Last spring, President Obama threatened schools who refuse to allow transgender restrooms in their schools, with the loss of federal funding. States sued and Obama lost.
WASHINGTON, Aug. 22, 2016 – U.S. District Court Judge Reed O’Connor has put a temporary stop to President Obama’s demands that schools put transgender bathrooms in place.
— Senator John Boozman (@JohnBoozman) August 22, 2016
The judge’s decision is a major victory for conservatives who continue to fight over transgender rights. President Obama has said the rights of transgender people in workplaces and schools is protected under Title IX.
The judge’s decision said the issue behind the case is to fairly protect students’ rights and personal privacy, defending his ruling saying that the White House did not provide adequate notice before issuing the decree. “This case presents the difficult issue of balancing the protection of students’ rights and that of personal privacy when using school bathrooms, locker rooms, showers, and other intimate facilities, while ensuring that no student is unnecessarily marginalized while attending school.”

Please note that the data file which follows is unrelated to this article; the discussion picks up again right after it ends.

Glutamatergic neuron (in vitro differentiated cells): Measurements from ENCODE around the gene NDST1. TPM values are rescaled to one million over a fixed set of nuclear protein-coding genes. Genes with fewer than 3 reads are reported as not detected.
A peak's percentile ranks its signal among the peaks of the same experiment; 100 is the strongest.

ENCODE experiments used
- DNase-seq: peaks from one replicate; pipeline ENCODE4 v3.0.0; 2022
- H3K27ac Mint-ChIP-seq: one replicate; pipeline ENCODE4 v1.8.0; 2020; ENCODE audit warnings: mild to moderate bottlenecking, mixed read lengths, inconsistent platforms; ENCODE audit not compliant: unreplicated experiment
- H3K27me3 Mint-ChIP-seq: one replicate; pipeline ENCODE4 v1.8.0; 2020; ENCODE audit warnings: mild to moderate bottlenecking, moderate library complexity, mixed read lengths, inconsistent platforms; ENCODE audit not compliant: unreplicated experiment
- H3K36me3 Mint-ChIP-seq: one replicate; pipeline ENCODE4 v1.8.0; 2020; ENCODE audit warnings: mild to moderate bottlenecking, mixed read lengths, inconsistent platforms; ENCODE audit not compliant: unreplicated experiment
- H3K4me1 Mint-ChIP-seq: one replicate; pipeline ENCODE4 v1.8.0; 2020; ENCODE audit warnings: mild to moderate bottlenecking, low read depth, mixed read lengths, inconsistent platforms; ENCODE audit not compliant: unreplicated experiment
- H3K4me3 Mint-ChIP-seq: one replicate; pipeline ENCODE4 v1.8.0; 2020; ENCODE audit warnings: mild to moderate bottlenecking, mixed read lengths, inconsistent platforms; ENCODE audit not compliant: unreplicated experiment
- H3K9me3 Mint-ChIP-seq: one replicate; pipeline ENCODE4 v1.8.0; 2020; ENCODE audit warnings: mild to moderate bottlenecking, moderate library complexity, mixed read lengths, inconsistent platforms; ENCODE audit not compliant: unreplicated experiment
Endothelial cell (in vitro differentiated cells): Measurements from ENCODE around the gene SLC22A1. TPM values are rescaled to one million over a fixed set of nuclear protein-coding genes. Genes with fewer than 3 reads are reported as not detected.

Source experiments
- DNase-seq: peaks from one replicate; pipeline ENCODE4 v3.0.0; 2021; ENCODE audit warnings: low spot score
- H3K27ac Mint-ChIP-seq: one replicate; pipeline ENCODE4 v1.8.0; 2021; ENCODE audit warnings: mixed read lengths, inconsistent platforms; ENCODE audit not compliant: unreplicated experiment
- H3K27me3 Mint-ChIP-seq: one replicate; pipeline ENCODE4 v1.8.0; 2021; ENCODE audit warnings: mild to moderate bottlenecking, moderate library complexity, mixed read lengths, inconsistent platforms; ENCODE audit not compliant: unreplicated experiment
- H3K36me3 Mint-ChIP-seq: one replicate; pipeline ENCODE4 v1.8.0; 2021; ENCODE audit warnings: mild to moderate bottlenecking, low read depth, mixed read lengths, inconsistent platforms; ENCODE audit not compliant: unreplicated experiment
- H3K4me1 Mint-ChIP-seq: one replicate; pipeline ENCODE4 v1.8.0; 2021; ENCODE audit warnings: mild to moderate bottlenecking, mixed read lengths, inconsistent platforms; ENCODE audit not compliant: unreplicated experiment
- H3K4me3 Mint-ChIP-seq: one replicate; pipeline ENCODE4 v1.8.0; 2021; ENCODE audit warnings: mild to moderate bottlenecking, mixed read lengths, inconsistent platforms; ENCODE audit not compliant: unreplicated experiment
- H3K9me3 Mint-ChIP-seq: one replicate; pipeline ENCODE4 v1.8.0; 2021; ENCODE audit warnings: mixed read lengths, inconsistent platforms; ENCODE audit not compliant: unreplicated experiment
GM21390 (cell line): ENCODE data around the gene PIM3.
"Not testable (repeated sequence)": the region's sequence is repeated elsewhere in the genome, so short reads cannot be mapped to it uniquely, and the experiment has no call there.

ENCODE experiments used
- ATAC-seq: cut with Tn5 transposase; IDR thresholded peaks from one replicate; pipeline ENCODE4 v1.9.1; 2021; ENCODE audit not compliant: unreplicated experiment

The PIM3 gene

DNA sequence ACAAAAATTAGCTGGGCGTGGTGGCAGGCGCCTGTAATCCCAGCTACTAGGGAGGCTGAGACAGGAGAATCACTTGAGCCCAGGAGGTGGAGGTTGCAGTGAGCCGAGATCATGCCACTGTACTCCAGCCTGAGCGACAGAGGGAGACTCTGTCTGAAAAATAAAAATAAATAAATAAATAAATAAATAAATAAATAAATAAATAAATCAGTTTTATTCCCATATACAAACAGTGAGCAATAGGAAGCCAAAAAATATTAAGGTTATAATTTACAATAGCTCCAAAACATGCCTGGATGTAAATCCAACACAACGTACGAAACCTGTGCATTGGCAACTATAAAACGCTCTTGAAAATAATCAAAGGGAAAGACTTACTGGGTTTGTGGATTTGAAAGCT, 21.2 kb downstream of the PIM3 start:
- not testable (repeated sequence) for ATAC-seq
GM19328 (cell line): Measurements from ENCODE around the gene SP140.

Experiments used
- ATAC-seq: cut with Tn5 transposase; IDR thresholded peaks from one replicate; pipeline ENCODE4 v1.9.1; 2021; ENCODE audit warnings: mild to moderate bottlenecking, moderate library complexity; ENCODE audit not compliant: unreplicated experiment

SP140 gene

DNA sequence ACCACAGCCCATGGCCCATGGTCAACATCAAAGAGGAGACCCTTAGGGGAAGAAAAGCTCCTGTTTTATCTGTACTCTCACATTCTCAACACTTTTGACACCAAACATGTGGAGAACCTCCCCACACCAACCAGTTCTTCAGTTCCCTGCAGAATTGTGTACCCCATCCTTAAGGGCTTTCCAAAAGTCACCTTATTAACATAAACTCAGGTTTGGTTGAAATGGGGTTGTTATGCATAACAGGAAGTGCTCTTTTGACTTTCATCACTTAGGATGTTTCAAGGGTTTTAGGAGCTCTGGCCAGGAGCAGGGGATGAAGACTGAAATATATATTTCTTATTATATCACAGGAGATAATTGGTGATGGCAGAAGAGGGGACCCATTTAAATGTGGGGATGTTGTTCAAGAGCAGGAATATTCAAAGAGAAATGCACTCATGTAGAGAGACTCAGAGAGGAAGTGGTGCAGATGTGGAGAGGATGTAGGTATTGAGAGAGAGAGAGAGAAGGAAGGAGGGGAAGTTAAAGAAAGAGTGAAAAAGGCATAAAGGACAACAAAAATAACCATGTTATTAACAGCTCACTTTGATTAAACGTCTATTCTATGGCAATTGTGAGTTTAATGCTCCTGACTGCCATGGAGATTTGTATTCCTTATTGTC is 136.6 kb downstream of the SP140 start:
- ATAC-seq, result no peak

Last spring, President Obama threatened schools who refuse to allow transgender restrooms in their schools, with the loss of federal funding. The decision by O’Connor comes after 11 states decided to file suit against Obama’s decree.
Texas Attorney General Ken Paxton, who represents Texas in the lawsuit, praised the decision.
“This president is attempting to rewrite the laws enacted by the elected representatives of the people, and is threatening to take away federal funding from schools to force them to conform.
“That cannot be allowed to continue, which is why we took action to protect states and school districts.”
President Obama faces another judge who questions the constitutionality of Obama’s decrees. While O’Connor has halted the order, the Department of Justice is looking at other ways to enforce the law. While Judge O’Connor filed his ruling, many legal experts believe this will be the next major issue to be brought before the U.S. Supreme Court.
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